Annual Report 2017-2018

Looking ahead, getting ready

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8. A concerted strategy

There are 622,415 Francophones in Ontario, or 4.7% of the total population – Fifteen percent of them are from immigration, and that figure will continue to rise until 2028. Increasing the Francophone immigration rate in Ontario is therefore essential to maintaining the community’s demographic weigh in the province. The former Ministry of Citizenship and Immigration set a 5% Francophone immigration goal in 2012. However in 2016, the rate was 2.4%, well under the government’s objective.

This reality requires that the government of Ontario act immediately. Ontario is in a position to become a leader, on the national level, on the issue of Francophone immigration. It co-chaired the Entrée express work group, the federal program to better support the selection of Francophone candidates, as well as successfully adding an Appendix on Francophone immigration to the Canada-Ontario Agreement in June 2017. It is understood that co-operation between all levels of government is critical in this matter.

Other important measures put in place by Ontario that should have an impact on increasing francophone immigration include Destination Ontario, a Morocco-based program which aims to attract Francophone candidates, the establishment of the Université de l’Ontario français and the Travailleurs qualifiés francophones initiative under the Ontario Immigration Nominee Program.

To help Francophone immigrants get established, the Ontario government must properly fund settlement community partners so that newly arrived Francophone immigrants have access to a complete range of information and services. Integration of these individuals must also be strengthened. For example, one major obstacle to full and successful integration is the lack of recognition of foreign professional credentials and the limited availability of triage training programs for Francophones. Finally, the government and other key stakeholders must create conditions conclusive to fostering permanent retention.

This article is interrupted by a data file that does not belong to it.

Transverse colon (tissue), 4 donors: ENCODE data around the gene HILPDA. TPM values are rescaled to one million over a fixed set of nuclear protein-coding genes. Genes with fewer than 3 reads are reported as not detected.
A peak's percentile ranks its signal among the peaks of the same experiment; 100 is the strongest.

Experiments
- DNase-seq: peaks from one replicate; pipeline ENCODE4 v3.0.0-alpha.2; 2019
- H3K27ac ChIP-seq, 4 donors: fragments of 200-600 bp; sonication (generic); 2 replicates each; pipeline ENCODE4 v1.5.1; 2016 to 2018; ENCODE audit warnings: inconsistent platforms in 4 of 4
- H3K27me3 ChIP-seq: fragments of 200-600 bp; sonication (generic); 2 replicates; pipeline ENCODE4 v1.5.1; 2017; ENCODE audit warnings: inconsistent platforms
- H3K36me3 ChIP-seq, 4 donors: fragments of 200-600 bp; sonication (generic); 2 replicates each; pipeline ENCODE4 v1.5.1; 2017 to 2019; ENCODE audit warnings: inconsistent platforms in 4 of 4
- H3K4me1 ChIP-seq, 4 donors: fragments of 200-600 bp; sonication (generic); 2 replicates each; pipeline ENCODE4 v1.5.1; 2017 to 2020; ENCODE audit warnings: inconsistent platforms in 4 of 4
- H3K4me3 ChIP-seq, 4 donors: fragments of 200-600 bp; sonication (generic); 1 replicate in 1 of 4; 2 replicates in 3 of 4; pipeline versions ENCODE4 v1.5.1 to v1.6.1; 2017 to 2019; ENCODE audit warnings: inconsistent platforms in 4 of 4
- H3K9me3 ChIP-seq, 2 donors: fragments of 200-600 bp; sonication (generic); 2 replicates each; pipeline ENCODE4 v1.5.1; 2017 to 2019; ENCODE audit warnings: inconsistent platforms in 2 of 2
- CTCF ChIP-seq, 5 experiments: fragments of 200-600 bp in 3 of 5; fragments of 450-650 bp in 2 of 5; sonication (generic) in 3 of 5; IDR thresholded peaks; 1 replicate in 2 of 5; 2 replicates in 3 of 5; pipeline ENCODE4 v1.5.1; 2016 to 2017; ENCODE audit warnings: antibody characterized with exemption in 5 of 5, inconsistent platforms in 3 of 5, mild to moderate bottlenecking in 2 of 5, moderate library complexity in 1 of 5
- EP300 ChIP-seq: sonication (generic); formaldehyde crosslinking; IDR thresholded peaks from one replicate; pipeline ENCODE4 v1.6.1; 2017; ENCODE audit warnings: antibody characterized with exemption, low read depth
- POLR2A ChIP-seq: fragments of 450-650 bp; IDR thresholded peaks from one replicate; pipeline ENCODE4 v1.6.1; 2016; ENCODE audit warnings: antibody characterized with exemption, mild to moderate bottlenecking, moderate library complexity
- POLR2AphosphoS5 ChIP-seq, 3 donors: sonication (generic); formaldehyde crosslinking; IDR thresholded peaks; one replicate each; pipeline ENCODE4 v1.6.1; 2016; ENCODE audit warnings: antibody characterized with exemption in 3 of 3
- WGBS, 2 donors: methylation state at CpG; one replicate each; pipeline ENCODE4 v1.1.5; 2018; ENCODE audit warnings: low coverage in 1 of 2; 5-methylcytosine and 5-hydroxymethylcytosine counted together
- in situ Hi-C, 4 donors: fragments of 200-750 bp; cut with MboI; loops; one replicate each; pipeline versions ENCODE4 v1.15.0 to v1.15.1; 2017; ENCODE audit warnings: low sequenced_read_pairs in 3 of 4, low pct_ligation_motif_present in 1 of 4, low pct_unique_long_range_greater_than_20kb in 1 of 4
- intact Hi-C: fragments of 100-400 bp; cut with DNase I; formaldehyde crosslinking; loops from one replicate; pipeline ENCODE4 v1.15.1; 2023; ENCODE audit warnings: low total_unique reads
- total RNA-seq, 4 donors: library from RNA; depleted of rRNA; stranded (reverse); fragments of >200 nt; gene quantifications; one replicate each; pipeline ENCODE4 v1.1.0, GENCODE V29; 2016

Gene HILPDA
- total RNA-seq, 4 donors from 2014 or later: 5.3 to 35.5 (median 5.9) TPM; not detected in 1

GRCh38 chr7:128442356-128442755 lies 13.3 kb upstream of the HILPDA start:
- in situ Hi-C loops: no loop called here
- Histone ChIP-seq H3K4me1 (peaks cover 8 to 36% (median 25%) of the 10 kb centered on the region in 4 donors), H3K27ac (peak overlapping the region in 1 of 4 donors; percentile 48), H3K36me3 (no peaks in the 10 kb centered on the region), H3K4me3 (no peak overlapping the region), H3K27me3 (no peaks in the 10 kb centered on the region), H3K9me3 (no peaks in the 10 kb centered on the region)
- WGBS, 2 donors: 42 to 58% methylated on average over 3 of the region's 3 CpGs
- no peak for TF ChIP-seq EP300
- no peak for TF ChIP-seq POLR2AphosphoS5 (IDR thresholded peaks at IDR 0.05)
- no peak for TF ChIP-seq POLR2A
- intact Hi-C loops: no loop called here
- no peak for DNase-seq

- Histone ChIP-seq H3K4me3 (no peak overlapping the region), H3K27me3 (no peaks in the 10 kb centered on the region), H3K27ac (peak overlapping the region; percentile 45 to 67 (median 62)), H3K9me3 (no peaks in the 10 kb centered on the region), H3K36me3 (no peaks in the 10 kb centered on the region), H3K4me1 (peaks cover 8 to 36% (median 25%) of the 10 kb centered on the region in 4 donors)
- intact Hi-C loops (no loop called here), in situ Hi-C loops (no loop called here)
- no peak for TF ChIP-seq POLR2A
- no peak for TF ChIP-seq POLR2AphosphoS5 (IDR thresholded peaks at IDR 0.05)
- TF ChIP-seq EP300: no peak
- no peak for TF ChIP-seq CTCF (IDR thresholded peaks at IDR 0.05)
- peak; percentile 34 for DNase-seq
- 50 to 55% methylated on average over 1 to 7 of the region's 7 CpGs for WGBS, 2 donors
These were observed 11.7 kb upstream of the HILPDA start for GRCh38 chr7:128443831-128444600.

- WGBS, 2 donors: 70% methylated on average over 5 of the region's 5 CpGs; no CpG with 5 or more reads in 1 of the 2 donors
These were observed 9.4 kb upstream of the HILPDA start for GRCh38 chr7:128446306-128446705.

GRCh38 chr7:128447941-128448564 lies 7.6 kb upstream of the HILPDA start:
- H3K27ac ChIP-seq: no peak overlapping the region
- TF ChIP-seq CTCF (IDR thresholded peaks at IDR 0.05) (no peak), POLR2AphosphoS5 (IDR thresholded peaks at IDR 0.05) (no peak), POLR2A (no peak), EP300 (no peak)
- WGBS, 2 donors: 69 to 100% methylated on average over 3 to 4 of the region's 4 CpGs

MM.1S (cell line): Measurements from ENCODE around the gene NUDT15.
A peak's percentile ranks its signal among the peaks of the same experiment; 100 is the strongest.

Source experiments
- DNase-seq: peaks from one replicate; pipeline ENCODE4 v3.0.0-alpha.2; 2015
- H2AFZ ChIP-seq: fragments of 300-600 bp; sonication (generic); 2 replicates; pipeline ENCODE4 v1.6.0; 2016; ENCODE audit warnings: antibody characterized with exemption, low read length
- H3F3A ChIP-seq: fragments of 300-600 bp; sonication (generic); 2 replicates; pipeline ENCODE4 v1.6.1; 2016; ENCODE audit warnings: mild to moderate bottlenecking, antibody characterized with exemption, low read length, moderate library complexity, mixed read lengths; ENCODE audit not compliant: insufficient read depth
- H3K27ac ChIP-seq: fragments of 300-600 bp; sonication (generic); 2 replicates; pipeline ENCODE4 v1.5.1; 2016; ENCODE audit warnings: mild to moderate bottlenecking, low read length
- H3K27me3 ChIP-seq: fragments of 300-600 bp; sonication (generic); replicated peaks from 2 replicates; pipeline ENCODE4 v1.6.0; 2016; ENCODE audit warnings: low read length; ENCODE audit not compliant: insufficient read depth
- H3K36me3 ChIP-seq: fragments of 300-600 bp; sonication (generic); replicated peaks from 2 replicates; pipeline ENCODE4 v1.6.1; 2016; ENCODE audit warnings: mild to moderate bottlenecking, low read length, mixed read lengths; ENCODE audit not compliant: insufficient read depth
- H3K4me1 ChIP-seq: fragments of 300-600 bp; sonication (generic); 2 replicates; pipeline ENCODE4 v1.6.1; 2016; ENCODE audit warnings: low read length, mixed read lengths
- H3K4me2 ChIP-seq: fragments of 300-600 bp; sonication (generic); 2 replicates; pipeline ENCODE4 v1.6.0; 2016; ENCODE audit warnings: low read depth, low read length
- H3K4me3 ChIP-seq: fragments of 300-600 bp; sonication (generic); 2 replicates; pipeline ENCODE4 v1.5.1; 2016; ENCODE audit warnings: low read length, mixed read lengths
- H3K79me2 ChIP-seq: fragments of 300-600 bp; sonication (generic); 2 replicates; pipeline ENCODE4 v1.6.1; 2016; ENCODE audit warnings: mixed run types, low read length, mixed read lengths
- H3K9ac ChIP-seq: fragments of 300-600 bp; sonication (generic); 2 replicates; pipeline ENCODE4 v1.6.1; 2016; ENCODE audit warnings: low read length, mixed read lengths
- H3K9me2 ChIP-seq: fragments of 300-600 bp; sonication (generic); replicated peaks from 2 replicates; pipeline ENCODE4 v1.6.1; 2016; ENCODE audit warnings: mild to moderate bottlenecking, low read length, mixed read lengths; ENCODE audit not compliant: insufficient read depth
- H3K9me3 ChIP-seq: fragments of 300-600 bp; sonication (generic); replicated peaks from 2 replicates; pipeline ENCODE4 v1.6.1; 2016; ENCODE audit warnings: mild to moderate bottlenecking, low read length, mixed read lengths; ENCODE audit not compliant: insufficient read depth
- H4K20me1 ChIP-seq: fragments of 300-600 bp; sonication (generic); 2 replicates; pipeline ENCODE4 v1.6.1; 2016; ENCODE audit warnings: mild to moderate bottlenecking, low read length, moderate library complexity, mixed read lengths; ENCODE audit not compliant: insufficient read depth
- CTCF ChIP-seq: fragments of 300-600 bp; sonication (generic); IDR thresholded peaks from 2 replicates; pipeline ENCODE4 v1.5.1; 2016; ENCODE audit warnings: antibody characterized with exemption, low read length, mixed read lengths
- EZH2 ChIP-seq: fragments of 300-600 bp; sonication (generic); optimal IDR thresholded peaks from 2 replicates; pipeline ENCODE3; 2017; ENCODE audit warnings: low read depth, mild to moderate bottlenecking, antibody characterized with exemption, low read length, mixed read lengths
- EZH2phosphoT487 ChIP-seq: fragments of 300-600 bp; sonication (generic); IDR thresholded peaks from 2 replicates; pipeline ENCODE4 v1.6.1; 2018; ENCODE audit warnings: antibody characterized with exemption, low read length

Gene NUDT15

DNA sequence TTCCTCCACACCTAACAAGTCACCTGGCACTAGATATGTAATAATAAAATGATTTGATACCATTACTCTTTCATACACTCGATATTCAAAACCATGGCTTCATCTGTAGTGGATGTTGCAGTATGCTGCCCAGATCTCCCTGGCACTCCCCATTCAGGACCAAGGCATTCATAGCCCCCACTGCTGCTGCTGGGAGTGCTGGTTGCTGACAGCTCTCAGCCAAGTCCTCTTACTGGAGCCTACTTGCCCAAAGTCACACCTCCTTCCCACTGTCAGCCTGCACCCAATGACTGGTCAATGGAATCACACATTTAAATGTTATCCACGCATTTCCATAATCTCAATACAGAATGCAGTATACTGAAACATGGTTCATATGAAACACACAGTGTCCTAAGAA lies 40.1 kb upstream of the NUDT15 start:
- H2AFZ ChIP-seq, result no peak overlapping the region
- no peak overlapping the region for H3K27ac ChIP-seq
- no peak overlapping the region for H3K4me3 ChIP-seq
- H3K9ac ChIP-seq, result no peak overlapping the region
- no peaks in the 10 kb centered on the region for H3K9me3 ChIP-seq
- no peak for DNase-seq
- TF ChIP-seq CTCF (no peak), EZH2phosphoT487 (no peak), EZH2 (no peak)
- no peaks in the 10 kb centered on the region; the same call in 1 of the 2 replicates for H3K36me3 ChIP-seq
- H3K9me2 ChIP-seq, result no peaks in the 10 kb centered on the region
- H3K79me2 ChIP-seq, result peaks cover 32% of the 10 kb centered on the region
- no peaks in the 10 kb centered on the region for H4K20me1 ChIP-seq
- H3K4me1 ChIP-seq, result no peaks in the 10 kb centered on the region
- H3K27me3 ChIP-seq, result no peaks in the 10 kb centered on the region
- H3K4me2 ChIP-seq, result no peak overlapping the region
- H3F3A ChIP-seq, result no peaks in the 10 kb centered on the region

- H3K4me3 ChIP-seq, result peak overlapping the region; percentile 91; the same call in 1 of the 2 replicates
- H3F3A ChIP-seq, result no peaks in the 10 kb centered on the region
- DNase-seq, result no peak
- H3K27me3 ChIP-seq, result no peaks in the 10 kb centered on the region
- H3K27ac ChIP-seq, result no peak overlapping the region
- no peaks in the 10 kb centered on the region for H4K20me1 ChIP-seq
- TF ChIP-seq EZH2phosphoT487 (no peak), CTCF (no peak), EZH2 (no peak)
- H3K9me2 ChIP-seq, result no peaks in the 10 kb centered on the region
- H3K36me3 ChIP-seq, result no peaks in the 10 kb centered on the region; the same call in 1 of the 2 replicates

Numerous measures have been put into place to allow Ontario to reach its 5% goal in the next decade, and many opportunities are arising for the province. However, there doesn’t seem to be a strong central idea – a planned and concerted policy – connecting these measures. The main result of such a concerted policy would be to mobilize all stakeholders and generate useful discussions among the players on the most important challenges on the ground.

Ontario must therefore develop an interministerial plan to clearly define and coordinate the roles of the various provincial ministries involved with Francophone immigration, and set goals for its relationship with the federal government. The Advisory Committee on Francophone Immigration, because of its interministerial scope described previously, could be mandated with the preparation of such a strategy. To develop it, the former Ministry could study the recommendations of the Group of Experts as well as the annual reports of the French Language Services Commissioner and the Livre blanc of the Assemblée de la francophonie de l’Ontario. Representatives of the Franco- Ontarian community, especially those working in the field of immigration, should be included in this process.

In short, the province already has many assets: the large reception centres for newcomers, a central position, a very rich employment market and a great diversity of host communities. It also benefits from its communication infrastructures with and its geographical proximity to the main French-speaking region in North America, i.e., Quebec.62 Ontario is also at the heart of Francophone immigration mobility and must seize the opportunities that come with it.